Kia sales pass Jeep on icon’s own turf

      Jeep may be the signature vehicle of Toledo,but among Lucas County residents,it’s losing ground to autos made by a South Korean manufacturer.

      Kia,which built its reputation on low prices,has surpassed the Toledo-born Jeep brand in the number of new vehicles registered in the county,according to records obtained…
      Kia sales pass Jeep on icon’s own turf – Toledo, OH – Competing Products – Blue Oval Forums
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      Kia sales pass Jeep on icon’s own turf – Toledo, OH
      Started by
      , Aug 22 2007 12:23 AM
      Please log in to reply
      2 replies to this topic
      Blue Oval Member
      Blue Oval Member
      1,227 posts
      Posted 22 August 2007 – 12:23 AM
      Kia sales pass Jeep on icon’s own turf
      Jeep may be the signature vehicle of Toledo, but among Lucas County residents, it’s losing ground to autos made by a South Korean manufacturer.
      Kia, which built its reputation on low prices, has surpassed the Toledo-born Jeep brand in the number of new vehicles registered in the county, according to records obtained from the Lucas County Auto Title Bureau.
      Kia registrations jumped 20 percent to 2,203 for the year ending July 31, the first time the Asian company has outpaced the iconic Jeep brand in its home county.
      The number of new Jeeps registered increased less than a percentage point to 1,764 during the same period.
      Lucas County, OH Car Sales 8/1/06 – 7/31/07
      1. Ford 3,810 <— Nearly 2 to 1 vs. Chevrolet!
      2. Honda 3,004
      3. Dodge 2,933
      4. Chrysler 2,239
      5. Kia 2,203
      6. Chevrolet 2,158
      7. Jeep 1,764
      8. Toyota 1,167
      The surprising thing is that Ford doesn’t even have a large presence in the Lucas County area. GM has the Hydramatic in Toledo, and Chrysler obviously has the Jeep plant. How many employees does/did Maumee Stamping have?
      Technically, a lot of Jeep employees buy/lease a Chrysler product, so the Jeep/Dodge/Chrysler numbers should have been accumulative for comparison purposes. Chrysler still actually outsold the competition overall in this particular geographic area.
      But…. the strength of Ford vs. GM (especially), and also Toyota is nice to see.
      And, the Kia numbers also are an interesting side note, esp. in a traditional union town like Toledo. I wouldn’t be surprised if a number of Hyundai-Mobis employees (Chrysler’s on-site contractual provider of rolling chassis for the Wrangler) aren’t taking Hyundai-Kia up on employee purchase discount plans.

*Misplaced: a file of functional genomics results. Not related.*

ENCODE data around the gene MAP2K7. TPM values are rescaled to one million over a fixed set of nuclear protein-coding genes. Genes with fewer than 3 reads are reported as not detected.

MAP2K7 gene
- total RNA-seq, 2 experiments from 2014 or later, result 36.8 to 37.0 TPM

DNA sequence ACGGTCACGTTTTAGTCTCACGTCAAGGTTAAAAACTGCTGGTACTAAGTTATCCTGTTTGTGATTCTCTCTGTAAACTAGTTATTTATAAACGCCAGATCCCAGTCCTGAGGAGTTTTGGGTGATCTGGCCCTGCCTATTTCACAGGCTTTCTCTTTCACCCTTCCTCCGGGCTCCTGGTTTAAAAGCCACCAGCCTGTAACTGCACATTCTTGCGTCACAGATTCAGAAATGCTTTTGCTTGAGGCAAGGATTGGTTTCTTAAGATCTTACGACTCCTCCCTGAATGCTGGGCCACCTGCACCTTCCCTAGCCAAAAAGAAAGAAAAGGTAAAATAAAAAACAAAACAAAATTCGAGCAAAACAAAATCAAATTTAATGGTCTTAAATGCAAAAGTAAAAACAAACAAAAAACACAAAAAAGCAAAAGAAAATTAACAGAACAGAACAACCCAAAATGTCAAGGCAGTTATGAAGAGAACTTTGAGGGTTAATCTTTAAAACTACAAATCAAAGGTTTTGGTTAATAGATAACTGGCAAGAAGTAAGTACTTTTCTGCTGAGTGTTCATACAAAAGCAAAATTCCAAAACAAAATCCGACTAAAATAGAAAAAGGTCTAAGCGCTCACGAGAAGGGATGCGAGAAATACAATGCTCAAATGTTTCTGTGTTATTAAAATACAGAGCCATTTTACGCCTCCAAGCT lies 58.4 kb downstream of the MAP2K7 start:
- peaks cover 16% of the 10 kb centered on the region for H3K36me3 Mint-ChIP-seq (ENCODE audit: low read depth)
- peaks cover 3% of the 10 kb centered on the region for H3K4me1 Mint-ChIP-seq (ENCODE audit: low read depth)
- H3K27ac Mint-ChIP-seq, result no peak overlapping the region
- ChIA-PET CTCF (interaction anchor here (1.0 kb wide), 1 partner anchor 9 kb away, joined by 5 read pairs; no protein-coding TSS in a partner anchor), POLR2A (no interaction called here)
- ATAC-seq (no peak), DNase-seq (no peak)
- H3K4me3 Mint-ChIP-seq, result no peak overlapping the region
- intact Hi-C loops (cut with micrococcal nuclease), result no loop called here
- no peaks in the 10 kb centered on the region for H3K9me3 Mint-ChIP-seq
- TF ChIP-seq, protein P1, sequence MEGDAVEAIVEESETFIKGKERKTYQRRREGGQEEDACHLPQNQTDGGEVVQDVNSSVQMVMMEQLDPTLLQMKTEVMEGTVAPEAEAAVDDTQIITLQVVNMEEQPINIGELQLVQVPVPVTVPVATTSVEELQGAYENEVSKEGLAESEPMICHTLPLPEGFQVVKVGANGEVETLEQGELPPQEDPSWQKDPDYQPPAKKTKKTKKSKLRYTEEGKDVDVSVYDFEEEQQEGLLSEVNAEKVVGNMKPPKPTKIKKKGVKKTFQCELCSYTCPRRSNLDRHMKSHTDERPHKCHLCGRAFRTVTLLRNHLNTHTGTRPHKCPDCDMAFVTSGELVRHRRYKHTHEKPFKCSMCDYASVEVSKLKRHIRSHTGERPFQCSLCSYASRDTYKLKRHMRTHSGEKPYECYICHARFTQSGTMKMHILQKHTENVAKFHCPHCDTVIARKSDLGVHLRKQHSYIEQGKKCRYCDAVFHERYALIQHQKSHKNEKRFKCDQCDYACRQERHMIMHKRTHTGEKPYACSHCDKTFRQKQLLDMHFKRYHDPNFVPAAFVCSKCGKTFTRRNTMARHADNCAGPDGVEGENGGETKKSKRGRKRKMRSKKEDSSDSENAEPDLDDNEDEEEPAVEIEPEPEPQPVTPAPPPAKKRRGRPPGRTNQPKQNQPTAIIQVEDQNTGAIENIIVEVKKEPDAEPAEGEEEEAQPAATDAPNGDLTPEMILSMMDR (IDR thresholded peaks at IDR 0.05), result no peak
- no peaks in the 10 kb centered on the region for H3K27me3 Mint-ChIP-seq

Edited by Ovaltine, 22 August 2007 – 12:26 AM.
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      No brakes? No problem!
      Blue Oval Member
      15,282 posts
      Current Vehicle:2009 Focus SES
      Location:Local 600
      Posted 22 August 2007 – 01:06 AM
      Ovaltine, on Aug 22 2007, 01:23 AM, said:The surprising thing is that Ford doesn’t even have a large presence in the Lucas County area.
      Bigger than you think. The Monroe ACH plant has many workers that live in Lucas County, as well as the Milan Plant. I live close enough, that if I tripped out my back door, I could fall into Ohio.
      But, these numbers may be deceiving. When a Michigan resident buys a vehicle in Lucas County, it is titled in Ohio first, then the buyer must transfer it to a Michigan title. Monroe county, at least to the south, has no Hyundai/Kia dealer. Just over the boarder is the Taylor/Kia dealership which sells a lot of cars to Michigan residents. It is very large, and advertises in Monroe on T.V., direct mailings, and newspapers.
      I’m not saying a lot of Lucas County residents aren’t buying them (I see a lot of them with Ohio plates), I would just like to know if the numbers are differentiated.
      Also, there are not that many employees at the Hyundai/Mobis plant to explain those numbers.
      Back to top
      Blue Oval Member